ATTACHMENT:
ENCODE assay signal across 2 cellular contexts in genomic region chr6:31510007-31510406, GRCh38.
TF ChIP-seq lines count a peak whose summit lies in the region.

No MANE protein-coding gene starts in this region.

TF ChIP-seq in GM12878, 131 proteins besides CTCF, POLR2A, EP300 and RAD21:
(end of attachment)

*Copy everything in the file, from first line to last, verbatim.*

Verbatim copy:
ENCODE assay signal across 2 cellular contexts in genomic region chr6:31510007-31510406, GRCh38.
TF ChIP-seq lines count a peak whose summit lies in the region.

No MANE protein-coding gene starts in this region.

TF ChIP-seq in GM12878, 131 proteins besides CTCF, POLR2A, EP300 and RAD21: